Combine the Egg Whites, Sugar, Honey and Vanilla in a large bowl and place over a medium saucepan of simmering water. Cook and stir constantly for 10 minutes until the sugar dissolves. Combine the Coconut and Flour in a separate bowl and mix together. Remove the Egg White mixture from the heat and stir in the Coconut mixture. Now, put this mixture in a glass bowl or container, cover and refrigerate overnight. Heat your oven only to 300 F. Lightly spray 2 large baking sheets with Oil and set aside. Remove the batter from the refrigerator and scoop with a 2-ounce ice cream scoop and drop onto the baking sheets a few inches apart. Bake 20 minutes until golden brown, but still soft in the center. Cool 5-10 minutes on the baking sheets and then place on a baking rack to cool. Enjoy!

Friday, September 9, 2011

September 5, 2011

It's not everyday that I have leftover raw chicken. Leftover cooked chicken? No, actually raw chicken! Let me explain. I made Sauteed Chicken Breasts with Lemon, Capers and Artichokes for dinner a few nights ago. I knew I had way too much chicken, so I divided it up, kept it in the refrigerator in the pre-seasoned flour with Salt, Pepper and Thyme, and gave it some wrap. Fast forward to last night. It was just the wife & I, and I kinda' knew my daughter was going to stay later at a friend's house and have dinner with her and her family. Spaghetti was on the menu and my daughter loves pasta! So, the kitchen was once again an experiment in process at the hands of my leftover raw chicken. Sometimes, I have a plan. Most of the time, I wing it. So tonight, I was winging it big. The first thing I noticed was a bag of frozen Stir-Fry Vegetables that catered toward Asian cooking. Took out a large saute pan, and placed it over medium-high heat with a couple of tablespoons of Extra Virgin Olive Oil. While the pan was heating up, I cut up the pre-seasoned floured Chicken Breasts into strips. This was about 4 Chicken Breasts. I sauteed the chicken until it started browning and becoming half done, about 8 or 9 minutes. At this point, I cut open the bag of Stir-Fry Vegetables and laid it over the chicken. I then doused it with a good shot of Soy Sauce. Then, I added some Honey, Ginger Preserves, Siracha Thai Sauce, Cracked Black Pepper and some Thai-Style Chili Sauce. None of the ingredients were measured, it was a feel thing. Cover with a lid, reduce your heat to medium-low heat until the chicken and vegetables are thoroughly cooked. Give a stir and check for seasoning. This was served over healthy Brown Rice. The meal was complete and easy. Not bad for Leftover Raw Chicken!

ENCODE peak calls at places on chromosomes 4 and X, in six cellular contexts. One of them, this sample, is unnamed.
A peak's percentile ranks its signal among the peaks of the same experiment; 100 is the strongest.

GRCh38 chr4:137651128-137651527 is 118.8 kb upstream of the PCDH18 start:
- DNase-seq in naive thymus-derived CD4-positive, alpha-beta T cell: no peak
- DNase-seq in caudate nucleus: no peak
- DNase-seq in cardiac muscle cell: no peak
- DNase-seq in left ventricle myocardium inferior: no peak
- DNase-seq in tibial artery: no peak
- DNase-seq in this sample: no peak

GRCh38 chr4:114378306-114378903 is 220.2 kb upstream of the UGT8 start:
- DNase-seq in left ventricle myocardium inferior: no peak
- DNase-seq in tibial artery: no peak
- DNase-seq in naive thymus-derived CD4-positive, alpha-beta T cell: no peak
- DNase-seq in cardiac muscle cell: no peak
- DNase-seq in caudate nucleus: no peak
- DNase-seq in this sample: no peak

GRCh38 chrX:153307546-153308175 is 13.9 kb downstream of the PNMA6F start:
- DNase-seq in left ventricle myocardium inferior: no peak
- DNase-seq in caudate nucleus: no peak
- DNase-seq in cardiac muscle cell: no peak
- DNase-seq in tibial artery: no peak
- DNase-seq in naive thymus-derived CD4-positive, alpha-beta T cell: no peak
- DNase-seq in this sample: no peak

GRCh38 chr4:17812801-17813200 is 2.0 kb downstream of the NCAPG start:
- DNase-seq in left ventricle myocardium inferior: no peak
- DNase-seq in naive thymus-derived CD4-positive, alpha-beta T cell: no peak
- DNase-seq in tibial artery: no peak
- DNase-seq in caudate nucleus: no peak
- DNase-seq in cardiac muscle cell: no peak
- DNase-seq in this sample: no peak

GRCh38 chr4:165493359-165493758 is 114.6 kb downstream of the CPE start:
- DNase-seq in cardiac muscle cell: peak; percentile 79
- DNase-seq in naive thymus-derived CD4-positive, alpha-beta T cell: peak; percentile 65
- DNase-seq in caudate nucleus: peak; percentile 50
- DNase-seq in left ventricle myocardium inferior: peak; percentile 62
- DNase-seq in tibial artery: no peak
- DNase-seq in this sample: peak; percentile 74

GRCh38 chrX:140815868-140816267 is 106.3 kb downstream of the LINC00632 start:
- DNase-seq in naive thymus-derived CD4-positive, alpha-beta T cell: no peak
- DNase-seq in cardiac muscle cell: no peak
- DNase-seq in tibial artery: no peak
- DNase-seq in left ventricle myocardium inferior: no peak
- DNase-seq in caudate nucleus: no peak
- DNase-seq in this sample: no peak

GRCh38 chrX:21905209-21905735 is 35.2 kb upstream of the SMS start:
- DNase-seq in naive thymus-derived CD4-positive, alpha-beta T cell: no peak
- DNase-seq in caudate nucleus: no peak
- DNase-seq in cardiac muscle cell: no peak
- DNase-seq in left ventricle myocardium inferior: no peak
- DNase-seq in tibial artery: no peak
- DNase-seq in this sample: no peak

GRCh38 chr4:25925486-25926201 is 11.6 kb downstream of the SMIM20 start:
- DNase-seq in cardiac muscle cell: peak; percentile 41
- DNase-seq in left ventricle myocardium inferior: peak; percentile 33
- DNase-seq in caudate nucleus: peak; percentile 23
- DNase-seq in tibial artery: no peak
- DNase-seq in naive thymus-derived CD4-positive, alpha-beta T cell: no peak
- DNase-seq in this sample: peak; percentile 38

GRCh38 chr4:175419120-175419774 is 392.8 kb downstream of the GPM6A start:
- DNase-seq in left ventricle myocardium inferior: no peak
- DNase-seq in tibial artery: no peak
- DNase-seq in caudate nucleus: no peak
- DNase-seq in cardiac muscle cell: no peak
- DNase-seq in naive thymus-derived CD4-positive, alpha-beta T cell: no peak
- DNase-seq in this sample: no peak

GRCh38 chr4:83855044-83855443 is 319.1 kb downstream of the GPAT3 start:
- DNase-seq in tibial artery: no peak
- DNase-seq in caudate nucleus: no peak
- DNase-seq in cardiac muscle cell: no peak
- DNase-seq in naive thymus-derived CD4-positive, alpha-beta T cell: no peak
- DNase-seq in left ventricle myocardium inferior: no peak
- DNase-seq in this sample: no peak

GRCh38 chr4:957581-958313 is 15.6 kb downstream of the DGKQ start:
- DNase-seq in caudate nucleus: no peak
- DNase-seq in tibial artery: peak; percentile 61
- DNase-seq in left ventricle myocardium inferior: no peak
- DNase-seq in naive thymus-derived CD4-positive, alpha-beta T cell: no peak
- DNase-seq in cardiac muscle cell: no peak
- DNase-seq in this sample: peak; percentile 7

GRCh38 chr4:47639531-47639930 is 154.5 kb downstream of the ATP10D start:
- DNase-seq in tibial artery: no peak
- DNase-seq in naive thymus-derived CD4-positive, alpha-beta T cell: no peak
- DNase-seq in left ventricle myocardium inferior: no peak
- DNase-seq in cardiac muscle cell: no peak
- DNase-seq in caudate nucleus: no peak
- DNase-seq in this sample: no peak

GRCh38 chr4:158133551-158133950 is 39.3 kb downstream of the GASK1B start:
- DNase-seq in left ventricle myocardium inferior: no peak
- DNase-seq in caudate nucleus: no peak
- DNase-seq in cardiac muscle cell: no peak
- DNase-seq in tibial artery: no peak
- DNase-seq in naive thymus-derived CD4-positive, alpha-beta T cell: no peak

Thursday, September 8, 2011

September 3, 2011

Listening to the sounds of the early morning, I was reminded of a place I lived not too long ago. It was a small town. The rooster down the road echoed every morning. Even though the roads were mostly paved, those of wealth lived on dirt roads. There was no liquer sold on Sundays. There was no liquer ordered on Sundays. But, if you had the right connections, you could find it on many given dirt roads. The train that ran through town stopped almost every hour. The whistle was the sole property of the driver. There were the ones who talked. There were the ones that walked, because by feet was all they knew. Yes, it was a small town. The crops were planted all year round. The cotton. The peaches. The pecans fell off the trees as the wind swayed into the branches. The convenience store, the Barbeque restaurant and the many hair salons were a meeting of the minds. Talk was for the fortunate. Listening was a priviledge. There were the churches, the family owned grocery stores and the big Supermarket down the road. If you were driving east or west, you were driving the other way. And if you were driving north or south, you were from out of town. The parades were official. The heat of the summer had no wind, and the winter wind had no heat. Everyone was a picture of somebody else. Football was played and talked about like it was politics. Because it was. There was the black and red. And there was the other, because it was not the black and red. The potholes in the road were filled with dirt and the potholes in the dirt were filled with rain that turned to roads that only the ones that lived on them could drive. The plain Jane ate the Mary Janes and the ones on the dirt roads owned the plain Janes. It was sad to leave a place of poverty set for life. I guess it's time to watch some football. My colors are not black and red. They are Green and Yellow. GO GREEN BAY PACKERS!

Wednesday, September 7, 2011

September 1, 2011